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Spontaneous hepatitis C clearance rare in gay and bisexual men with HIV

Direct-acting antiviral treatment should start as soon as recent hepatitis C infection is diagnosed, to limit onward transmission.

Photo by Spencer Selover from Pexels.com

Not even one in eight gay or bisexual men with HIV spontaneously cleared a recent infection with hepatitis C. This is according to a study that similarly found that if hepatitis C virus levels don’t decline within a month of diagnosis in gay or bisexual men with ongoing risk behavior, direct-acting antiviral treatment should be offered upon diagnosis.

Spontaneous clearance of hepatitis C has been observed in between 25% and 50% of people without HIV and is more common in women. But in people with HIV, cohort studies have reported spontaneous clearance rates between 5% and 20%. For the researchers, therefore, determining how often spontaneous clearance happens and when it is no longer likely to happen could enable doctors to decide when to offer direct-acting antiviral therapy to people with recent infection. This is to treat acute infection that could limit the sexual transmission of hepatitis C among gay and bisexual men, considering that waiting for spontaneous clearance – which may be a low-probability event – could permit further hepatitis C transmission.

Ad so in this study – “Low spontaneous clearance rates of recently acquired hepatitis C virus in HIV-positive MSM (the PROBE-C study)” by Malte B Monin, Patrick Ingiliz, Thomas Lutz, et al that appeared in Clinical Infectious Diseases – the researchers enrolled 464 participants between 2007 and 2017, with all but seven of them men. Almost all participants were exposed to hepatitis C through sex between men. Sharing of injecting equipment was a risk factor for hepatitis C transmission in only 0.7% of those recruited to the study. Fifty-one participants were reinfected with hepatitis C.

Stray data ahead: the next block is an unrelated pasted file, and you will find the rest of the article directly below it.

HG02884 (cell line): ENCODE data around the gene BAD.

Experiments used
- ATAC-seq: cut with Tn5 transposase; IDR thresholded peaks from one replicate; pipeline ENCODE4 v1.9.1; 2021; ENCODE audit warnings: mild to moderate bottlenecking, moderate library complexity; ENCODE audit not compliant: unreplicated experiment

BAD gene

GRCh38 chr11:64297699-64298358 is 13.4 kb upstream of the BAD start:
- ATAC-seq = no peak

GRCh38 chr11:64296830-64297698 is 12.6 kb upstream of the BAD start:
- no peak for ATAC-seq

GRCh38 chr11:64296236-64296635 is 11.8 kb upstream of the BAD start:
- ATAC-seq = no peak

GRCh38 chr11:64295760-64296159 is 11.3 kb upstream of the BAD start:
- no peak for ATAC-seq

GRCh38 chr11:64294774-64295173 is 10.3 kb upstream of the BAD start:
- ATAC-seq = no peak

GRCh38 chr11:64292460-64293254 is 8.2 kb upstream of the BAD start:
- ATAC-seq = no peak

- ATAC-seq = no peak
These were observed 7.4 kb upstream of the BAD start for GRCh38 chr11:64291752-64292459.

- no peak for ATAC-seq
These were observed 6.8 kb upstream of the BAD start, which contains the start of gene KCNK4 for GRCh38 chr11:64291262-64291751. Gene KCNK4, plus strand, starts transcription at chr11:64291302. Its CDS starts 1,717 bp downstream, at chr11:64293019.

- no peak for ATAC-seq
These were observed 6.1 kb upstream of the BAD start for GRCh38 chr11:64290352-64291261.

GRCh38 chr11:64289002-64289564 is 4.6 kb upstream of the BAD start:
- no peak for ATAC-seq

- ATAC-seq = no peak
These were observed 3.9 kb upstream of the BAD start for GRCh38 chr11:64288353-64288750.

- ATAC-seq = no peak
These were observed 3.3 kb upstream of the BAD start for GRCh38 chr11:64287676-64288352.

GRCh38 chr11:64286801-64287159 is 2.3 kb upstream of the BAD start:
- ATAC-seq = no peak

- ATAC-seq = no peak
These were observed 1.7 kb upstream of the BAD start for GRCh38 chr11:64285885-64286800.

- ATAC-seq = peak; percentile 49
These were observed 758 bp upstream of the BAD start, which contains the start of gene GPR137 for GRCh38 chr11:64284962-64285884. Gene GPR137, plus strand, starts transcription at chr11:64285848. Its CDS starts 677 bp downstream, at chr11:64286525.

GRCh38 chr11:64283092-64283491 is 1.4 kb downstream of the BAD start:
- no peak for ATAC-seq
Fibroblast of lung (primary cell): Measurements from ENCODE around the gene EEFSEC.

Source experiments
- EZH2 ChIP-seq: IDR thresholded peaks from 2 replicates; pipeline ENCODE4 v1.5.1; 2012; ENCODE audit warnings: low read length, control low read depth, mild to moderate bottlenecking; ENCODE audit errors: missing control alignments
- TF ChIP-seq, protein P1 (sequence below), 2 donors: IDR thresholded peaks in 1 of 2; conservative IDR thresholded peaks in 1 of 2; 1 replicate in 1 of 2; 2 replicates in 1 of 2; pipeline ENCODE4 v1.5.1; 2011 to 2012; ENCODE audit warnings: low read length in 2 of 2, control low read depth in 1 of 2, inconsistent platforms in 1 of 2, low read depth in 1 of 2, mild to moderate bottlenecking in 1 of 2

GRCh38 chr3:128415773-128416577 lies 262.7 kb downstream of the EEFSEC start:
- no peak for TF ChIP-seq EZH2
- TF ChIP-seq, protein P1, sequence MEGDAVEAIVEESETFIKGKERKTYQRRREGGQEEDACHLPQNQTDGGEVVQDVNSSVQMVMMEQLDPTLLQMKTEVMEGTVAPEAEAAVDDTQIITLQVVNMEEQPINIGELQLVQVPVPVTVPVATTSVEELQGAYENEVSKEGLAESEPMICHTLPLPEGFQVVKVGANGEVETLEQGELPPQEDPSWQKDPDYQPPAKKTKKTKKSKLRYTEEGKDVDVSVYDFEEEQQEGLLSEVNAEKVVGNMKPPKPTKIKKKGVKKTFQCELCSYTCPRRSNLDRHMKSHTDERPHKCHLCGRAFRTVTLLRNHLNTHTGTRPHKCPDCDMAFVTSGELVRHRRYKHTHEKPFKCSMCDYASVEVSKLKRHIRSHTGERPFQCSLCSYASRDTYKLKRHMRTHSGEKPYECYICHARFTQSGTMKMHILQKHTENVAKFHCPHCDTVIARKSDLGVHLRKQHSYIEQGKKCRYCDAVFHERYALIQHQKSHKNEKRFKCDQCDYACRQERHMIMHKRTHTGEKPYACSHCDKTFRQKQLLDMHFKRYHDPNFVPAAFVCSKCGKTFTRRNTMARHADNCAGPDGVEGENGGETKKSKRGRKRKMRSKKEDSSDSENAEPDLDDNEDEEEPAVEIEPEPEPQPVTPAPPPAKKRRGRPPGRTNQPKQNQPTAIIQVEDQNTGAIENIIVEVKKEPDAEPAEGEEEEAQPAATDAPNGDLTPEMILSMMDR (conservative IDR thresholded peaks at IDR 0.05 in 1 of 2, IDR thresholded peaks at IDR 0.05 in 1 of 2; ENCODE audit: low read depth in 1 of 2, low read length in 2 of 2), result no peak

Of all cases, 92% received combination antiretroviral therapy, with 91% showing suppressed HIV RNA levels (<200 copies/mL). The median maximum alanine aminotransferase level (IQR) was 445 (402–522) U/L. SC of RAHCV infection occurred in 55 of 464 cases (11.9%). A >2-log decline in HCV RNA levels 4 weeks after diagnosis of RAHCV infection was the strongest predictor of SC (P < .001; sensitivity, 96.4%; specificity, 97.5%; positive predictive value, 84.1%; negative predictive value, 99.5%).

The study found:

  • Spontaneous clearance occurred in 55 participants (12%), a median of 13 weeks after the first positive HCV-RNA test, with three-quarters of all clearances occurring by 18 weeks.
  • The absence of an HCV RNA decline of at least two logs, four weeks after diagnosis, was associated with a very high probability of persistent, or chronic, infection.

The researchers said that the findings leave no doubt as to when treatment should start in people who have been diagnosed with recent infection – i.e. four weeks after diagnosis if HCV viral load has not fallen by two logs.

Seventy-nine percent of participants subsequently initiated hepatitis C treatment in the 144-week follow-up period. Participants started pegylated interferon treatment a median of 14 weeks after diagnosis, compared to 44 weeks after diagnosis for people initiating direct-acting antiviral treatment.

The cure rate in people receiving direct-acting antivirals was 93%; in people receiving pegylated interferon, it was 73%.

The researchers stressed that direct-acting antiviral treatment should start as soon as recent hepatitis C infection is diagnosed, to limit onward transmission. And even if, to date, the long-term benefit of early hepatitis C treatment is unclear, “the consequence of not treating is clear in people with HIV: faster progression of liver progression and earlier development of liver cirrhosis and other complications, compared to people without HIV.”

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